Table 1
Demographic, socioeconomic and reproductive characteristics among postpartum women planning to breastfeed for ≥6 months, N = 100
 
%
Age
 18–24
12
 25–34
69
 35+
19
Race/ethnicity
 Non-Hispanic white
76
 Non-Hispanic black
10
 Hispanic
5
 Other
9
Relationship status
 Married
73
 Cohabiting
13
 Not married or cohabiting
14
Highest educational level attained
 High school or technical school
18
 Some college or college degree
55
 Some graduate school or graduate degree
27
Employment in past year
 Full time
65
 Part time
22
 Not employed
13
Received public assistance in past year
 Yes
19
 No
81
Medicaid coverage
 Yes
27
 No
73
Number of prior live births
 0
42
 1
38
 2 or more
20
Last contraceptive method useda
 Condom
28
 Combination oral contraceptive
24
 Withdrawal
14
 Intrauterine device
11
 Other methodsb
10
 Rhythm
7
 Progestin-only pills
6
 No history of contraception use
7
aParticipants could give >1 response; thus, sum exceeds 100%
bConsisted of injectable (4%), contraceptive ring (2%), implant (1%), contraceptive patch (1%), diaphragm (1%) and spermicide (1%)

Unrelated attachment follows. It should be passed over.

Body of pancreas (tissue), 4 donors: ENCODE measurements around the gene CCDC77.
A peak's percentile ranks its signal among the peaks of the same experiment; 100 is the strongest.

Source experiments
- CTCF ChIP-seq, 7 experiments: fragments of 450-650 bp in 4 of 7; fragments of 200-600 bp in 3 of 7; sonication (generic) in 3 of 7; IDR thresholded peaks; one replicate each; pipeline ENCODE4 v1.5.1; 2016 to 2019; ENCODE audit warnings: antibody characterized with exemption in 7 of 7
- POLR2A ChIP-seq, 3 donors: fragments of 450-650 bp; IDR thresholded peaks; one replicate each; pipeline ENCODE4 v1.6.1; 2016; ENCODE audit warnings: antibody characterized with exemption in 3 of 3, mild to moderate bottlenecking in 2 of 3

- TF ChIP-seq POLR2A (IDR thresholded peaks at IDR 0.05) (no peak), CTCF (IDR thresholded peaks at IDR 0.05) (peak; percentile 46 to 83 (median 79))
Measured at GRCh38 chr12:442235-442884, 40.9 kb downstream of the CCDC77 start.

Most respondents (91%) reported intention to use contraception postpartum (Table 2). Among those reporting this intention, 55% planned to begin using a method before hospital discharge or within 6 weeks postpartum. An additional 35% intended to begin the use of contraception between 6 weeks and 6 months. Intrauterine devices (IUDs) were the most commonly reported planned contraceptive method (24%), followed by condoms (23%), combination oral contraception (13%), and progestin-only contraception (12%). Among women who reported planning to begin using a method before hospital discharge, the most common method choices were female sterilization (38%) and implants (38%), followed by injectables (12%), male sterilization (6%) and intrauterine devices (IUD) (6%). Only 21% of women indicated breastfeeding safety as the reason for choosing the type of method they wanted to use. Among women who stated non-breastfeeding-related reasons for choosing the type of method they intended to use, the most common reason cited was convenience (35%).